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I’ve read that this is wrong. It’s simply not the way you say that in English. The right sentence would be:

Do I need to read this book?

Unfortunately I don’t have my grammar with me now, but I’ll edit this answer later on.


Update: I couldn’t find any evidence to support my theory that this is wrong, and since many native speakers said that it is correct and even used, I have to give in. I do think, however, that this shares some relation with constructions like “I’m being a student”. Would you say that this is wrong? If it is, why isn’t “I’m needing to read this book”?

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It should be "Do I need to read this book?" –  kiamlaluno May 14 '11 at 18:55
    
True, it’s a typo. Thank you, @kiamlaluno! I’ll fix it. –  rberaldo May 14 '11 at 19:27
    
Yes, it absolutely does share a relationship: "need" and "be" are both verbs that usually have a stative interpretation, but occasionally can be forced to have an "event" interpretation and so in such cases are marginally compatible with the progressive (see my comment on the question and my answer below). –  Neil Coffey May 15 '11 at 18:51

The error is not of grammar, but usage.

One also wouldn't say "I am frying a kite." even though it is grammatically correct. (Seafood chefs possibly excepted.)

So while Neil may have given an example of appropriate usage, in the context described it is still completely wrong.

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Both am needing and am wanting are very popular in Texas and parts of the south. Never heard this living in other parts of the country.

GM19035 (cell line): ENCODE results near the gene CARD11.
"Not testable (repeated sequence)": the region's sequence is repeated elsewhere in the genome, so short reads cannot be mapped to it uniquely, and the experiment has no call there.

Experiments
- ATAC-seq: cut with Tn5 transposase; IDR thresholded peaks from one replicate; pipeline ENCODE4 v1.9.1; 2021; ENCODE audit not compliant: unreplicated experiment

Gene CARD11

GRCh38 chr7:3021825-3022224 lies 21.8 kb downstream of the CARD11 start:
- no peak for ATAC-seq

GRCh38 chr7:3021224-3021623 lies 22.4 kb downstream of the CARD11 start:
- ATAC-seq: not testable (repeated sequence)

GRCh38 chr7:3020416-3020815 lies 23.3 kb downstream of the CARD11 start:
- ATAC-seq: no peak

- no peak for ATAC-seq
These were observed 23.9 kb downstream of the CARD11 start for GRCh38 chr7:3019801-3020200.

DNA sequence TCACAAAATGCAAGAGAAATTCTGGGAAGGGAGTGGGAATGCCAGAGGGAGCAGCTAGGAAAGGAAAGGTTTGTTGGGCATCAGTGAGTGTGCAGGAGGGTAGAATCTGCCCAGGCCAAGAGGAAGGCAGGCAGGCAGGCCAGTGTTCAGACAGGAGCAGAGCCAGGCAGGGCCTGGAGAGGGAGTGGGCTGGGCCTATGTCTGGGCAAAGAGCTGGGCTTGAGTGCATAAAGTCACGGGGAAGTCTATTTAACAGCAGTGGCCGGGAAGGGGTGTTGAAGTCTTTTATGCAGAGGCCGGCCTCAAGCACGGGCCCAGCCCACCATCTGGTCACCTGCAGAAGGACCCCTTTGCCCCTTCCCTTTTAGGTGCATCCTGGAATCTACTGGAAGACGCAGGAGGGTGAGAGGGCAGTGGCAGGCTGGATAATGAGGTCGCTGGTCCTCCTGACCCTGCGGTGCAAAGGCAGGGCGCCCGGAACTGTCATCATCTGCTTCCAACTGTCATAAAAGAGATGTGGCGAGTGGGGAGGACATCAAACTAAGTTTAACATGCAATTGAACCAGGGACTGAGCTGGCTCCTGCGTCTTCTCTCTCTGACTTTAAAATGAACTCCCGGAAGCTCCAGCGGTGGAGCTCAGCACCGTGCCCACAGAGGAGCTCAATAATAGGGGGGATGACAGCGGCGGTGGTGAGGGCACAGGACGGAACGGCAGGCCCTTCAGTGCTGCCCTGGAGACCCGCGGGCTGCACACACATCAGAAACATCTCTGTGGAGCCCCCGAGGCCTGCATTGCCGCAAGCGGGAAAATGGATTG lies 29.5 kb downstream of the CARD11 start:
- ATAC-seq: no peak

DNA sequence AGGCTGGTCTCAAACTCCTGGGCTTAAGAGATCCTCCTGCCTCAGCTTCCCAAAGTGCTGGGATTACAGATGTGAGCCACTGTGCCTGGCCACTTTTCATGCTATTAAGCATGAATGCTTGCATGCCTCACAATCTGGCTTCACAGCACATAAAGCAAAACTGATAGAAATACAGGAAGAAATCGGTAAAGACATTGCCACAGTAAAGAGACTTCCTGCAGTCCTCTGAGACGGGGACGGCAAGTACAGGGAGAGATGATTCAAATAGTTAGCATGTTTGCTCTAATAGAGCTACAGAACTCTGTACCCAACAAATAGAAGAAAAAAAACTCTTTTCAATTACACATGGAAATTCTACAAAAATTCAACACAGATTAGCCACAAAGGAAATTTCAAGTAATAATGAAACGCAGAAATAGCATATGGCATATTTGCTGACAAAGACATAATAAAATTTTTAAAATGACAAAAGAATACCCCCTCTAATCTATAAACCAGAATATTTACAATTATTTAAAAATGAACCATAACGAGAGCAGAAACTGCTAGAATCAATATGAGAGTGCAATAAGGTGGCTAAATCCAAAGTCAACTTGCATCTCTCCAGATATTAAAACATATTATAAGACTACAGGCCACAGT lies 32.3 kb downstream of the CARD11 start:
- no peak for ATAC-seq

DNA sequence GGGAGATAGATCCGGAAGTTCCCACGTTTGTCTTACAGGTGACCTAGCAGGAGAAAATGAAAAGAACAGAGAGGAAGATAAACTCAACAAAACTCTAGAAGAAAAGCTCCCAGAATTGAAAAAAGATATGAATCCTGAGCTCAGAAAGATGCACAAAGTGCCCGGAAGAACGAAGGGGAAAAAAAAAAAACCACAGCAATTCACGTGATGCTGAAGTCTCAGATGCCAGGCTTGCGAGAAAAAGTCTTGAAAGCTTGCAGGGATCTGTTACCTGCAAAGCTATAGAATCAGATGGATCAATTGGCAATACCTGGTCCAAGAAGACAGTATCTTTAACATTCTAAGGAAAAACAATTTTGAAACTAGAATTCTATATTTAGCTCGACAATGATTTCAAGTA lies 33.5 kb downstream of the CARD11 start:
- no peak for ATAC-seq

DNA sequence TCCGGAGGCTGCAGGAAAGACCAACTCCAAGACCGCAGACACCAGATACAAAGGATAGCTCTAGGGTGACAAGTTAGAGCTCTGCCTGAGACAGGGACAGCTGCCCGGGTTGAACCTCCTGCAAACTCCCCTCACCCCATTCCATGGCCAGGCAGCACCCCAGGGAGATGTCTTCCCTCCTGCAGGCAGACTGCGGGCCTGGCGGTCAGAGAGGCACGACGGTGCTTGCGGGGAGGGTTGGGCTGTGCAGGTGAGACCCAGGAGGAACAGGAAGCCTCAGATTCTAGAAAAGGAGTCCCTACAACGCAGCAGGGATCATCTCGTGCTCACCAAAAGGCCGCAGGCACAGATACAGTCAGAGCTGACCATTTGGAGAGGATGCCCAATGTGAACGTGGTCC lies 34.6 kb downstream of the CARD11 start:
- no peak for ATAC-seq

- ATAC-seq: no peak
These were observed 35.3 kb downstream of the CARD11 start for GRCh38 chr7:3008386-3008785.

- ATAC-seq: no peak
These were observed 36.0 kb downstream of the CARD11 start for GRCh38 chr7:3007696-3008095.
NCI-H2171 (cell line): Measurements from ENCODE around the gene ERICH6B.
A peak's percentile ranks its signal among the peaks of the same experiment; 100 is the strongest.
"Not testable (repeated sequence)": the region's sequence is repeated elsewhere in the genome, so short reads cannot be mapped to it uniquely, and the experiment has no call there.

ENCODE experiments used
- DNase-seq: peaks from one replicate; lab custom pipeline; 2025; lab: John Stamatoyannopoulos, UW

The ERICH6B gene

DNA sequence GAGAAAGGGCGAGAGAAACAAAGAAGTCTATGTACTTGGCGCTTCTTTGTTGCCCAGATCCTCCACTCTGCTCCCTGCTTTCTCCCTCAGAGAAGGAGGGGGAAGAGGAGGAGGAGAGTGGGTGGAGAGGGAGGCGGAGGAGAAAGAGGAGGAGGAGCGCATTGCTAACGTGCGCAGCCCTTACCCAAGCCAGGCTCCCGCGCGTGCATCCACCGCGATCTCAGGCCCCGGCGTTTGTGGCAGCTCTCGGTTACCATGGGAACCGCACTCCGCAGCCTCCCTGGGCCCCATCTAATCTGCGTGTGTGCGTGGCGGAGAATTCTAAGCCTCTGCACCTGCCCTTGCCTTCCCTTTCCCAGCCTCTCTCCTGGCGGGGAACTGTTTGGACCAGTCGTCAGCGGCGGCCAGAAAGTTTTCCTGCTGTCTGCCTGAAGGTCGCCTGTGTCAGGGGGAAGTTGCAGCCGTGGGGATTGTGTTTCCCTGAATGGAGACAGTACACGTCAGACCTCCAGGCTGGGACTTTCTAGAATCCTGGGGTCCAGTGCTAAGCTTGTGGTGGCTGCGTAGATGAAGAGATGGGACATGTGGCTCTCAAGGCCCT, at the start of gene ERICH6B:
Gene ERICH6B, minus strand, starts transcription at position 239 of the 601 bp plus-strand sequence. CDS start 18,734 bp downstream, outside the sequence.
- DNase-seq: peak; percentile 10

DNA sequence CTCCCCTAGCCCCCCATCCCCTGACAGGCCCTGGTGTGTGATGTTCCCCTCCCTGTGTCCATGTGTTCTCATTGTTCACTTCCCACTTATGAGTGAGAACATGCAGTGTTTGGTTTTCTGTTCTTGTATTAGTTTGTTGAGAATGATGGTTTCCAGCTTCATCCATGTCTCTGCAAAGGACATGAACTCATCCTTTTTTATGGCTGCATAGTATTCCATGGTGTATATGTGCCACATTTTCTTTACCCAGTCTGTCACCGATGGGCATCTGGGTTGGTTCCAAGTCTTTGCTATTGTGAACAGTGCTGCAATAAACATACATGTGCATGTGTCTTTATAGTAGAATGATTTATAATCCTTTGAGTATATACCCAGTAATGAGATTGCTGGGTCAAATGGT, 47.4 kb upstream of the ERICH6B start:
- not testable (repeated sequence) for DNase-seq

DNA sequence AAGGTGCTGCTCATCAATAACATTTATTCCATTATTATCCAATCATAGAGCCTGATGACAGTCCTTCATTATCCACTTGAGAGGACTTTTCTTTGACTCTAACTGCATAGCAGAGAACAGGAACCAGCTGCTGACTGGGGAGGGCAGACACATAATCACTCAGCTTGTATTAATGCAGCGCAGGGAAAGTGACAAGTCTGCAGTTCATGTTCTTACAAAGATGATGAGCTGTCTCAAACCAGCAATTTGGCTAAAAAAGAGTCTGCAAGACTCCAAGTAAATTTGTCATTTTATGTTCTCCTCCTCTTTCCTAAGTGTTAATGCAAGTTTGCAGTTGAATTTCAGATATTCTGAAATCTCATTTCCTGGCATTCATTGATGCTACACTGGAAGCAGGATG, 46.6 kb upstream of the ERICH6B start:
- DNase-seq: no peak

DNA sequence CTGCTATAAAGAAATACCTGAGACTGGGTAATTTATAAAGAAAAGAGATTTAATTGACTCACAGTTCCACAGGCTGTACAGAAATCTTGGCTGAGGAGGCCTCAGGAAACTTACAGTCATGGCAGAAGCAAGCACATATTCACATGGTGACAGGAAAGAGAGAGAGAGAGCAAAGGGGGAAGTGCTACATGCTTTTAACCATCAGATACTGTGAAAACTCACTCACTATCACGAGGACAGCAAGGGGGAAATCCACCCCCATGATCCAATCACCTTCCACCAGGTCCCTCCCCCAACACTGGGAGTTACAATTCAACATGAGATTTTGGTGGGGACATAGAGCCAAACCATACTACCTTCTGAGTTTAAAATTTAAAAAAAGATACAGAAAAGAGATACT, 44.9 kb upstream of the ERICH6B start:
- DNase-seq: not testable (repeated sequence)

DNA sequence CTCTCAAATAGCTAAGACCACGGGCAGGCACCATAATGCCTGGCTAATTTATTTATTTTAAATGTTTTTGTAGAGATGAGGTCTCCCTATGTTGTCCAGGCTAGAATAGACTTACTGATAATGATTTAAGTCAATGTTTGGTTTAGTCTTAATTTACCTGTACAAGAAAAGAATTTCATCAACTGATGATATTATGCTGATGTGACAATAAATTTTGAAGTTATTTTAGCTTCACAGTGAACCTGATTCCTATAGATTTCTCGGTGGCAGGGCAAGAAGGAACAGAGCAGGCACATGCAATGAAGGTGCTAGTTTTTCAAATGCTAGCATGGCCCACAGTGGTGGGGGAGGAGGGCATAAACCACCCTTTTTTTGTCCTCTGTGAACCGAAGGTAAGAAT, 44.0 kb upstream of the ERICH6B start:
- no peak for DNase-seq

I might add that the people using these terms (in my personal experience) all have Bachelors and Masters degrees! I will chalk it up to a colloquialism.

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"Needing" can be used as a shortened adjective phrase, (only if "who", "which" or "that" is the relative pronoun) as in "Students who need help in class are common." could change to "Students needing help (misunderstanding) (wishing to go home) (daydreaming) in class are common." The fact that need, misunderstand, wish, and daydream are stative is ignored in this case. They almost function as gerunds- as activities identifying or describing the student. Another example of a shortened adjective phrase with a stative verb is "Titanic, starring (featuring) Leonardo Dicaprio, is a popular romantic movie." As I tell my students to identify stative verbs, stand up and "star" or "feature" for me. Usually they can't. But we use stative verbs with ing more and more every day here in the U.S.